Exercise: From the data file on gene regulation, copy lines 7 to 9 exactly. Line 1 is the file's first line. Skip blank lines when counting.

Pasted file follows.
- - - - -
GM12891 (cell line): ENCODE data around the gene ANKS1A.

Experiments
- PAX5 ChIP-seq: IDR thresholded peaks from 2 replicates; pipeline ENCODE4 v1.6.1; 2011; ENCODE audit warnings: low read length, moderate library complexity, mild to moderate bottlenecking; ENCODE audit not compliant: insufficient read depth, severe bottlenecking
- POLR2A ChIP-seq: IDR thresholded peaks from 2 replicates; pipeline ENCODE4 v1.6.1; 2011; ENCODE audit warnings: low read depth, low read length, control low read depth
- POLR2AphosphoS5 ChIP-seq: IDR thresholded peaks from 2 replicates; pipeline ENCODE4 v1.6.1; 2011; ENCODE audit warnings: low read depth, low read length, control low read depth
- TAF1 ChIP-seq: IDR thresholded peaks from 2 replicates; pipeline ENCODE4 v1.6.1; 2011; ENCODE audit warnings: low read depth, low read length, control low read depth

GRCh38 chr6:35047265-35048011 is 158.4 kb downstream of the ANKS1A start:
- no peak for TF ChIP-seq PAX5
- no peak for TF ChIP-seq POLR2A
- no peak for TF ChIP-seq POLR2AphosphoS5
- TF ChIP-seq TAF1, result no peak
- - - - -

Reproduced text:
GRCh38 chr6:35047265-35048011 is 158.4 kb downstream of the ANKS1A start:
- no peak for TF ChIP-seq PAX5
- no peak for TF ChIP-seq POLR2A